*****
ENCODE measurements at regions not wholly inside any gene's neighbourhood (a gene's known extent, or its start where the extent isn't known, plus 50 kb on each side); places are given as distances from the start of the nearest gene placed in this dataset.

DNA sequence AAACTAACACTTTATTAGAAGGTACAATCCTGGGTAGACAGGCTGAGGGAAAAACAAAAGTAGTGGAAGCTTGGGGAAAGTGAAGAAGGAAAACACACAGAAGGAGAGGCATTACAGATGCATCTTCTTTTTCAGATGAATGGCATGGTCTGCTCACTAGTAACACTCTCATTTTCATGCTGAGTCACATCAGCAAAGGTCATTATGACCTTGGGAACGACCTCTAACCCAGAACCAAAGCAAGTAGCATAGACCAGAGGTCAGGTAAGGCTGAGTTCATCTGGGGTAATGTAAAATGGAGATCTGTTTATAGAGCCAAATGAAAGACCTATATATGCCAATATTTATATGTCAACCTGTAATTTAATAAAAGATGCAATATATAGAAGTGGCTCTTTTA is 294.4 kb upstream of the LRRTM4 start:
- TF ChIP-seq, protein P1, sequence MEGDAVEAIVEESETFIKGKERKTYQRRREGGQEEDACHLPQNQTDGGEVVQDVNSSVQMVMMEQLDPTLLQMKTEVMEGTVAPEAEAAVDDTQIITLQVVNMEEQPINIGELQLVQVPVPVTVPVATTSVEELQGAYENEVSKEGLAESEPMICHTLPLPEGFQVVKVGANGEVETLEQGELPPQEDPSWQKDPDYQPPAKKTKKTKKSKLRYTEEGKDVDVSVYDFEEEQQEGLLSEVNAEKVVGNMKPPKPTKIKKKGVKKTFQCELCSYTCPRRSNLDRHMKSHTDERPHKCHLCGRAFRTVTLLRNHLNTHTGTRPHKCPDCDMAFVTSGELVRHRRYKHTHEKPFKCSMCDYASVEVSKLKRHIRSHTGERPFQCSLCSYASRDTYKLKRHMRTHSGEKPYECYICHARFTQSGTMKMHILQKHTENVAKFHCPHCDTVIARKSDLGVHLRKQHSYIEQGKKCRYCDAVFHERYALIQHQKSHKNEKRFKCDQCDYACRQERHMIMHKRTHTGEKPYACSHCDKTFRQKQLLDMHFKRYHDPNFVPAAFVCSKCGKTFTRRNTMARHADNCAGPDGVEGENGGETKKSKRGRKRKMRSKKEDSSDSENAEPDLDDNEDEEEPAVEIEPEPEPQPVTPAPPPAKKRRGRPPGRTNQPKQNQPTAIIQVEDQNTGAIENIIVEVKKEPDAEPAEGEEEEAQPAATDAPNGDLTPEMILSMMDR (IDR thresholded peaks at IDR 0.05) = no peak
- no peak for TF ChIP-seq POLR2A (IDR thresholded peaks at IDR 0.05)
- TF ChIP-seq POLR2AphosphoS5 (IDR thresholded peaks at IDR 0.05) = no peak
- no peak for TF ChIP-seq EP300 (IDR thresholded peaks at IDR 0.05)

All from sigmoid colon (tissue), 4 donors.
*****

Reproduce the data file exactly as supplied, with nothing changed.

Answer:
ENCODE measurements at regions not wholly inside any gene's neighbourhood (a gene's known extent, or its start where the extent isn't known, plus 50 kb on each side); places are given as distances from the start of the nearest gene placed in this dataset.

DNA sequence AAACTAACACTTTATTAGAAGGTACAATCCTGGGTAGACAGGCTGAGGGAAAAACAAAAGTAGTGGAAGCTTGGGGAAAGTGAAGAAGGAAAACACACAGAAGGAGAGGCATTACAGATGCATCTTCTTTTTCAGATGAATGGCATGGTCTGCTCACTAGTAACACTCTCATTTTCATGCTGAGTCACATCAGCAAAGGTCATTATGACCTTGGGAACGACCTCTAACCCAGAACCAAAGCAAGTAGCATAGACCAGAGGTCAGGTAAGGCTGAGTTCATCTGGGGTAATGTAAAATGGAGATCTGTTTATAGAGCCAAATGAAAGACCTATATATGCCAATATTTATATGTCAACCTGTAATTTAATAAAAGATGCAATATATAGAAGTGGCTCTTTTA is 294.4 kb upstream of the LRRTM4 start:
- TF ChIP-seq, protein P1, sequence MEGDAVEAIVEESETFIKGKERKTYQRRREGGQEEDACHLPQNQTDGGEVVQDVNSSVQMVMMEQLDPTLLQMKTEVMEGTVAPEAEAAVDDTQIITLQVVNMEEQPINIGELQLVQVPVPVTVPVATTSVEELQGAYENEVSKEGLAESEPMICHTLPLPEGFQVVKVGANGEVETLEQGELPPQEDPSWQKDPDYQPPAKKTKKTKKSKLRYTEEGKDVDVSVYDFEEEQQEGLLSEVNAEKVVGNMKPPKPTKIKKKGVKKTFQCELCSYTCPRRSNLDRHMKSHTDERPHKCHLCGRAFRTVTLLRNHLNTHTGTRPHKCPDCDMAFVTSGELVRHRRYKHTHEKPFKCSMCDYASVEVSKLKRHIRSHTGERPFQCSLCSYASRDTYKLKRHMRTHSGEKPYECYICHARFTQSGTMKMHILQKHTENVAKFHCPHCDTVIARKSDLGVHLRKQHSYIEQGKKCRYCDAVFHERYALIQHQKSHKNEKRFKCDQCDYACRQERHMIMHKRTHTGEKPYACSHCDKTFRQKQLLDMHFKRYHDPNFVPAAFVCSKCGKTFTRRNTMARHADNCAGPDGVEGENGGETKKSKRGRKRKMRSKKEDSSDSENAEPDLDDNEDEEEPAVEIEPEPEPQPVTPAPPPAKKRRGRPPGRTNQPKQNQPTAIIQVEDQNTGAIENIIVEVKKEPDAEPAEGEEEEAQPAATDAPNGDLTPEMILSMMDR (IDR thresholded peaks at IDR 0.05) = no peak
- no peak for TF ChIP-seq POLR2A (IDR thresholded peaks at IDR 0.05)
- TF ChIP-seq POLR2AphosphoS5 (IDR thresholded peaks at IDR 0.05) = no peak
- no peak for TF ChIP-seq EP300 (IDR thresholded peaks at IDR 0.05)

All from sigmoid colon (tissue), 4 donors.